Statistical analysis of over-represented words in human promoter sequences

Nucleic Acids Res. 2004 Feb 12;32(3):949-58. doi: 10.1093/nar/gkh246. Print 2004.


The identification and characterization of regulatory sequence elements in the proximal promoter region of a gene can be facilitated by knowing the precise location of the transcriptional start site (TSS). Using known TSSs from over 5700 different human full-length cDNAs, this study extracted a set of 4737 distinct putative promoter regions (PPRs) from the human genome. Each PPR consisted of nucleotides from -2000 to +1000 bp, relative to the corresponding TSS. Since many regulatory regions contain short, highly conserved strings of less than 10 nucleotides, we counted eight-letter words within the PPRs, using z-scores and other related statistics to evaluate their over- and under-representation. Several over-represented eight-letter words have known biological functions described in the eukaryotic transcription factor database TRANSFAC; however, many did not. Besides calculating a P-value with the standard normal approximation associated with z-scores, we used two extra statistical controls to evaluate the significance of over-represented words. These controls have important implications for evaluating over- and under-represented words with z-scores.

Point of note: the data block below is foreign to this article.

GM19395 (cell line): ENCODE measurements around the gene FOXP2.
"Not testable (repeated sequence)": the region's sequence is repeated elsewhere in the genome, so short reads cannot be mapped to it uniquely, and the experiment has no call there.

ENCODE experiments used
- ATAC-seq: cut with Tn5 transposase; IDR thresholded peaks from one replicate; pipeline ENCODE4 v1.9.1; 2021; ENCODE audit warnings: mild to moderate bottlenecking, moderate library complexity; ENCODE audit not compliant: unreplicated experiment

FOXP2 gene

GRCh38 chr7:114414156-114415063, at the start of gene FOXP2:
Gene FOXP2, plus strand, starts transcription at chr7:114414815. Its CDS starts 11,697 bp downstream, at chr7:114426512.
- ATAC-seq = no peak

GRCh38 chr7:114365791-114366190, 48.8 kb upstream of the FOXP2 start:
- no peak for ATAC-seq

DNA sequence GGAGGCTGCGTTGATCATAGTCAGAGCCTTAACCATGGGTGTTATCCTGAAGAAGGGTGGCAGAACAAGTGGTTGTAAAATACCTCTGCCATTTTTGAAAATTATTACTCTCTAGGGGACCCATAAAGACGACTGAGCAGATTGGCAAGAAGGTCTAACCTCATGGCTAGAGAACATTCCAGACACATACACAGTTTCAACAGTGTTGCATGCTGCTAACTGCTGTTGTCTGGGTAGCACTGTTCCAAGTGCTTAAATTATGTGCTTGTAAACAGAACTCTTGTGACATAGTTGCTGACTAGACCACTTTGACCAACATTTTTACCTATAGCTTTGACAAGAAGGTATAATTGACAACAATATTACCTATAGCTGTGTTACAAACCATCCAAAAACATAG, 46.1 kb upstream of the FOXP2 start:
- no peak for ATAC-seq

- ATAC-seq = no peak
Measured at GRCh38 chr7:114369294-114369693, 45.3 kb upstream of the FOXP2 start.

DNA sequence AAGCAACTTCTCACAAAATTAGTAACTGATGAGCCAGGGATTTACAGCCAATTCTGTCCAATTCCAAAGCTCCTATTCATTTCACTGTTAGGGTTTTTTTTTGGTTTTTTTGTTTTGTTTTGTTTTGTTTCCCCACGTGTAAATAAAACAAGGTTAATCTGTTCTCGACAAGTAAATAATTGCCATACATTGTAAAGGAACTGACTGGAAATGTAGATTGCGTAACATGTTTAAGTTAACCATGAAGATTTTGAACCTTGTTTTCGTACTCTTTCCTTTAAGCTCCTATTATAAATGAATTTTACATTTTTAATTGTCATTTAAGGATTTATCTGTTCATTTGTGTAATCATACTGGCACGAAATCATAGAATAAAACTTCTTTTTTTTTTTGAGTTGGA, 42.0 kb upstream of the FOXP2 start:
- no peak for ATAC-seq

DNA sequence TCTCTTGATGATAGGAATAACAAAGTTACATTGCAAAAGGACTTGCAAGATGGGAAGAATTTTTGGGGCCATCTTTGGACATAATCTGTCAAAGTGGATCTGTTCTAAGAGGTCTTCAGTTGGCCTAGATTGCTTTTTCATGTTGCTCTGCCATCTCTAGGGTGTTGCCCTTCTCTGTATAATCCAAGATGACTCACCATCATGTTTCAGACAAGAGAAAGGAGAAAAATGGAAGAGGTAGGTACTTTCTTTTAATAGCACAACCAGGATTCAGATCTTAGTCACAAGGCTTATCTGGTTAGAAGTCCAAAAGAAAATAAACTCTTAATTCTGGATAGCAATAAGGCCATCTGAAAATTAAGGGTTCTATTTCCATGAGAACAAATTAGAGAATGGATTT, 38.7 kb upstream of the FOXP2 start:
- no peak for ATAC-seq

MeSH terms

  • Base Sequence
  • Binding Sites
  • Computer Simulation
  • Data Interpretation, Statistical
  • Genome, Human
  • Humans
  • Markov Chains
  • Promoter Regions, Genetic*
  • Transcription Factors / metabolism
  • Transcription Initiation Site


  • Transcription Factors